Doctor Bernanke's Poison Prescription

Excerpts from Andy Xie's latest article in China International Business:

I recommend reading the full article here:  Drinking Poison to Quench Thirst

Financial markets didn't wait for the smoke to clear from the Dubai debt crisis before jumping back into the happy days of shorting the dollar and piling into everything else. After the massive government bailouts in the last crisis, the markets don't have any doubt that there would be bailouts the next time. This no-downside psychology is making each market correction shorter and shallower.

The zero-interest rate environment and rapid monetary growth are scaring conservative savers into becoming budding speculators. By threatening to destroy the value of cash and by subsidizing speculation with low interest rates and bailouts, good guys really finish last.

The Dubai crisis wasn't even the most important event last month. The confirmation of Ben Bernanke and Obama's announcement of the surge-and-withdraw decision for the Afghan War were both more important. Both indicate that the most important decisions in the world are focused on sustaining existing trends despite catastrophic consequences in the long term.

Senators expressed huge frustration during Bernanke's confirmation hearing. They all sense the existing system is wrong. After all, the last crisis happened for a reason. Throwing around so much money to stabilize the financial system didn't cure anything.

If you listen to how Bernanke is justifying what he has done and is doing, it sounds just like Greenspan. It is about decisions made on marginal considerations, not on the soundness of the system. The most powerful consideration is put on how the decisions impact GDP and employment in the short term. There is a Chinese saying that one could quench ones thirst by drinking poison. Bernanke seems to be prescribing exactly this to the US economy. He talks about interest rates being kept low because the unemployment rate is high, but he doesn't talk about how low it should be. He is confusing people between levels and marginal changes.

Governments throwing around trillions of dollars restore stability temporarily, but this strategy is too expensive to last. Only massive structural changes can bring the global economy into self-sustaining balance and lay the foundation for another growth cycle. The problem is that structural reforms would bring pain first and gain later. Politicians, wherever they are and whatever parties they belong to, seem incapable of talking about accepting pain. The policy consensus to prop up the global economy with stimulus will continue until inflation takes off or governments are broke.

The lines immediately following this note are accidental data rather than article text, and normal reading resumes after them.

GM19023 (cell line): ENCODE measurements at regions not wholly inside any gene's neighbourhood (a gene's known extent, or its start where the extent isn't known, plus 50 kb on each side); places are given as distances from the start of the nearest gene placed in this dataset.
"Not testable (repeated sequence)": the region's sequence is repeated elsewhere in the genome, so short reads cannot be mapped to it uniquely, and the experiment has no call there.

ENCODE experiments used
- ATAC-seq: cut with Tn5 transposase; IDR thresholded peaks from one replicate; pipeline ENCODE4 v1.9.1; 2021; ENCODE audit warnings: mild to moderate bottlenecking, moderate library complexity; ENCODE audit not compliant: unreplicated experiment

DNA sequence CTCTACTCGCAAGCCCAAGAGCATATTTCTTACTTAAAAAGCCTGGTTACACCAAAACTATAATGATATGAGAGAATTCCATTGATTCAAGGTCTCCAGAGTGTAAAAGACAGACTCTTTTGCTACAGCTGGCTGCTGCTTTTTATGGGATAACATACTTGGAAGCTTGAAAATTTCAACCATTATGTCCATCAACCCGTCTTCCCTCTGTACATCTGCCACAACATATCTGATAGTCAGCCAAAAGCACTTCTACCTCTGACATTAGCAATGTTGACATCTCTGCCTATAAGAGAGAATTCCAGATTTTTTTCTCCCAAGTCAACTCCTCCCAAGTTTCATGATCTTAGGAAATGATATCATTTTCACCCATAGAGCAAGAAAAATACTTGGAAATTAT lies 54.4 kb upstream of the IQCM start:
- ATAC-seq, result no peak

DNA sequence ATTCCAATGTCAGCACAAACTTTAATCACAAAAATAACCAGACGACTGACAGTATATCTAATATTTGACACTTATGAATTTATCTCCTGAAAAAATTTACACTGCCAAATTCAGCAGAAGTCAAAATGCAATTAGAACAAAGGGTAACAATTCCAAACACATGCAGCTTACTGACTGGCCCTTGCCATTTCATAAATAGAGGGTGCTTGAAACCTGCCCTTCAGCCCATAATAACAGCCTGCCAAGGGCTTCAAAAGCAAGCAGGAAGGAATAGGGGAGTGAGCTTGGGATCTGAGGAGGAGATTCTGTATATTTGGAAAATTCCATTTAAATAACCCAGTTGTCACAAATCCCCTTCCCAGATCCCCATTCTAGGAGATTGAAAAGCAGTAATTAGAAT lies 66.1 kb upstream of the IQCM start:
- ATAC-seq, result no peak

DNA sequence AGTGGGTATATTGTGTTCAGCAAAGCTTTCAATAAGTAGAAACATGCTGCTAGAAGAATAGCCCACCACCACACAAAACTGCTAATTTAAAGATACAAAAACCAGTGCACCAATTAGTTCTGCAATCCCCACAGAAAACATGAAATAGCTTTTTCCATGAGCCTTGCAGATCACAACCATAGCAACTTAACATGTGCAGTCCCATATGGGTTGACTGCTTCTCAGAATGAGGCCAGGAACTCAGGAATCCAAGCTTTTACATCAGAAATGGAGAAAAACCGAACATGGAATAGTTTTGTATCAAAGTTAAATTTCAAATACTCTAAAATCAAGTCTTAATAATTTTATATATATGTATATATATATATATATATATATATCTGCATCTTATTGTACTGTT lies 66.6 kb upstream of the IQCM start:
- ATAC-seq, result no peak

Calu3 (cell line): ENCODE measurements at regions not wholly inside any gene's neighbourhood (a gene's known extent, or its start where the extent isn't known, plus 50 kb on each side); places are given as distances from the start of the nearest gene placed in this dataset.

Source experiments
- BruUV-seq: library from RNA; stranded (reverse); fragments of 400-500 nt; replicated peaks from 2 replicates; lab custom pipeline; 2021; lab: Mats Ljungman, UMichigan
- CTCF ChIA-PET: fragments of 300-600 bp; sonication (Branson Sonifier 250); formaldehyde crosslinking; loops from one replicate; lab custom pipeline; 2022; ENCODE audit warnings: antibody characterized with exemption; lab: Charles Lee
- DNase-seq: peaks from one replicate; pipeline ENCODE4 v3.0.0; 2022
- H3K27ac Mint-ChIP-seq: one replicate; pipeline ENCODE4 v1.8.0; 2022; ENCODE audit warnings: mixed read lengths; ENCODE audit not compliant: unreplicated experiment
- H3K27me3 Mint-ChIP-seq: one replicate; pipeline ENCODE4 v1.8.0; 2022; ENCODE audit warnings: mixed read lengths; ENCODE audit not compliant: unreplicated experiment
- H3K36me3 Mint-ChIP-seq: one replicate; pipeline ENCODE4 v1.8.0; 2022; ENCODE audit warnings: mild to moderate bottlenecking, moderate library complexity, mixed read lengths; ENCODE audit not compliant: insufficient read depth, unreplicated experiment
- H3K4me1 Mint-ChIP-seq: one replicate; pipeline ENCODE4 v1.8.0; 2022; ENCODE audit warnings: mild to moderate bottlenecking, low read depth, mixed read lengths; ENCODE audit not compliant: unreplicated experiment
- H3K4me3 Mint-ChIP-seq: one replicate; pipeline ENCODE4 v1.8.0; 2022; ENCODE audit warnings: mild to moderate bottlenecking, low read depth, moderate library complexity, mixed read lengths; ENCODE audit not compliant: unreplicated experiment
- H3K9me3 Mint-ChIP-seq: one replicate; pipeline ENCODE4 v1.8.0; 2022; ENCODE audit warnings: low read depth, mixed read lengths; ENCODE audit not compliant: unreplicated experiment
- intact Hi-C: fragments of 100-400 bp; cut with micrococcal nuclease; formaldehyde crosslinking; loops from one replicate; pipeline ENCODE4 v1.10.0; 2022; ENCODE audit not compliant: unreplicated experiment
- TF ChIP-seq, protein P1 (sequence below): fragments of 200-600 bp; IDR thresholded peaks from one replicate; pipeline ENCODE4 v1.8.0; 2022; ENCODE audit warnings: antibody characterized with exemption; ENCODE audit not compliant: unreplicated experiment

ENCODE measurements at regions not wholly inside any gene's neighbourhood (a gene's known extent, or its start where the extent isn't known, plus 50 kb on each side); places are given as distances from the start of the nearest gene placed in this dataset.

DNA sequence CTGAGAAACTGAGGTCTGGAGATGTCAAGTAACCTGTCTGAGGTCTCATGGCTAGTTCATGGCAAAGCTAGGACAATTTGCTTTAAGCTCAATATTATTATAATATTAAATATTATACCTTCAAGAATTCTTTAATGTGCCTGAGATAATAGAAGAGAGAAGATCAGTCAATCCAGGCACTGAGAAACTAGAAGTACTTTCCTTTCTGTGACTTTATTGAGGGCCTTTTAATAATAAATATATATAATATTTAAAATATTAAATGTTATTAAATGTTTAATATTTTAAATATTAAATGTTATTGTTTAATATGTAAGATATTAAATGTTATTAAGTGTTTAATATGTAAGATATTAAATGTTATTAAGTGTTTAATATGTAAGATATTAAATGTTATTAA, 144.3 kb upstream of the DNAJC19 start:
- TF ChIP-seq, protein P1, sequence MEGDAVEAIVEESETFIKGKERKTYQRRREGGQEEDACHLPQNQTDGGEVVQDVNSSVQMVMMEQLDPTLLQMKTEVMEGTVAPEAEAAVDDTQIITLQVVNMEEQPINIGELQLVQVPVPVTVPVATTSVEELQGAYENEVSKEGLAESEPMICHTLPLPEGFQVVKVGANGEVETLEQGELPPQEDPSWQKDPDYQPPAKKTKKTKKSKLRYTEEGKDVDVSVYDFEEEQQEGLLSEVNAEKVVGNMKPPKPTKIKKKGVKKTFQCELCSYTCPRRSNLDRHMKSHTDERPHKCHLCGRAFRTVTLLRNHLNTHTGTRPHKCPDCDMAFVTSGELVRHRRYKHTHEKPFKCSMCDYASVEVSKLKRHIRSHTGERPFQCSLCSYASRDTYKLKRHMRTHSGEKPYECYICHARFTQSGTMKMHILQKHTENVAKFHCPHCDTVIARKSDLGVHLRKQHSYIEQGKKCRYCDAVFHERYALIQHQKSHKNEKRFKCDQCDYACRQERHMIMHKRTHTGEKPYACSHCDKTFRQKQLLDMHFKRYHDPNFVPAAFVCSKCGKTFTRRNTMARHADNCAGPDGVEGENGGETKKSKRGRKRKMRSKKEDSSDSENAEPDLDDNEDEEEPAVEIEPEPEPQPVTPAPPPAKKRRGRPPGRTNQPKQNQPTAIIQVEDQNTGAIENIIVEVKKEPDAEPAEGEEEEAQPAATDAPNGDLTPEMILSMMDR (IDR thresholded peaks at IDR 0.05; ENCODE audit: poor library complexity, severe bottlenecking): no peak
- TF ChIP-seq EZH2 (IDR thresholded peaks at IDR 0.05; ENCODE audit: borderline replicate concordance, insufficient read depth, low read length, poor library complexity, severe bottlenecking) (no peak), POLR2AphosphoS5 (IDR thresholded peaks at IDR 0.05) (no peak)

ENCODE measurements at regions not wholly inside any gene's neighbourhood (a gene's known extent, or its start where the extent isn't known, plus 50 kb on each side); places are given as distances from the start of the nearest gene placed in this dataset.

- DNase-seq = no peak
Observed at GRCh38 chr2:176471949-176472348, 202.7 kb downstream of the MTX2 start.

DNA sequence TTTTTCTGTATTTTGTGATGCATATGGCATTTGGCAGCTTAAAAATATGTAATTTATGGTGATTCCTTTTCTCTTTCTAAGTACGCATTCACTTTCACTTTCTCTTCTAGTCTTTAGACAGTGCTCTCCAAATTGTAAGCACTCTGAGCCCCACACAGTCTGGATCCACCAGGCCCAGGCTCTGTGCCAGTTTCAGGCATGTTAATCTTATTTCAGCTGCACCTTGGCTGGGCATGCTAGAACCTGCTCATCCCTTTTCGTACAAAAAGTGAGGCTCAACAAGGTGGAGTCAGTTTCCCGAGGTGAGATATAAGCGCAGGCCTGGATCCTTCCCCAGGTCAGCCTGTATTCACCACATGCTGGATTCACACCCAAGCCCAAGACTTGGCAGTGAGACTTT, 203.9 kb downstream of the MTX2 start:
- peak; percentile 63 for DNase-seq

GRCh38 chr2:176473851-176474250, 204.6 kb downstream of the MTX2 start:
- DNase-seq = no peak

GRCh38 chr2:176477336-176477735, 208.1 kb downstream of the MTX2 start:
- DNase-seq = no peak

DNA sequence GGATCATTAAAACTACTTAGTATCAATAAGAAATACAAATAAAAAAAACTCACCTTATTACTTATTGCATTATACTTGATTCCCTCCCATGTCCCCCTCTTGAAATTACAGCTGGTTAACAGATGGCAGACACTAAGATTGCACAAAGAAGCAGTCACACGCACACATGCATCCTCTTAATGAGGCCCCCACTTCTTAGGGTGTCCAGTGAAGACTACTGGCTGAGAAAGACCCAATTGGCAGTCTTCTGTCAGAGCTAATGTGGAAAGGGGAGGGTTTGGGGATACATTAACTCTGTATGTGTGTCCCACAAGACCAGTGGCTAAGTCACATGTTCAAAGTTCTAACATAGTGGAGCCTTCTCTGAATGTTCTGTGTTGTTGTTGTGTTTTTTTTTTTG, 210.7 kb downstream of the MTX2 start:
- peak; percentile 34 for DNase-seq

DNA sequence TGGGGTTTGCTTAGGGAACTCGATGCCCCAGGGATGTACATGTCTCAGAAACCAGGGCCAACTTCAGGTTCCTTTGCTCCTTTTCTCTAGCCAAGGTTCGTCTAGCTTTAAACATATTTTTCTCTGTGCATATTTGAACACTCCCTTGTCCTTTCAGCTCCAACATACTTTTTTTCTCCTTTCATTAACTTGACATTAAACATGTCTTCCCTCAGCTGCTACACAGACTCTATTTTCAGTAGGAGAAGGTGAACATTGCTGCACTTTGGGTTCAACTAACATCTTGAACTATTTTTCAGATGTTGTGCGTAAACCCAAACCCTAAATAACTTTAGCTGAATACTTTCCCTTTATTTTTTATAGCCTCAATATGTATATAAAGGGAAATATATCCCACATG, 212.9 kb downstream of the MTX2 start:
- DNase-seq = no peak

When the next crisis hits, the cost will materialize. The financial recovery that governments are touting is really a sham; it is just another robbery.

Asset inflation is making a significant contribution to global growth, mainly in emerging economies and in the housing, auto and commodity sectors. The perceived robust growth in emerging economies is mainly an asset inflation story, which is fed by the weak dollar-driven hot money. What's occurring is similar to what happened in 1995. Then the emerging economies had robust growth amidst asset inflation while the dollar was making a historical low.

Inflation will likely drive the next crisis. The normal lag between money creation and inflation is one year and a half – though it is probably longer now due to globalization.

The next crisis will essentially be a continuation of the last one. Out of political concerns governments and central banks have thrown trillions of dollars towards preventing necessary economic adjustments, believing that stimulus will bring back growth. The money is buying some time, but the costs are (1) that the governments won't have enough money to cushion the pain during the coming economic restructuring and (2) that inflation will increase misery in an economic downturn.

The whole world is drinking poison to quench its thirst. It may feel like relief now, but the sickness will strike in 2012.


Another outstanding article by Andy Xie.  The recovery is a sham.  Depending on how deep government pockets are, we could end up in an inflationary scenario through enormous money printing.  Alternatively, we could be in a deflationary collapse triggered by another credit crisis. 
How this will play out depends on the reaction of central bankers and policy makers.  From the actions to correct the structural problems that we have seen to date, optimism is in short supply.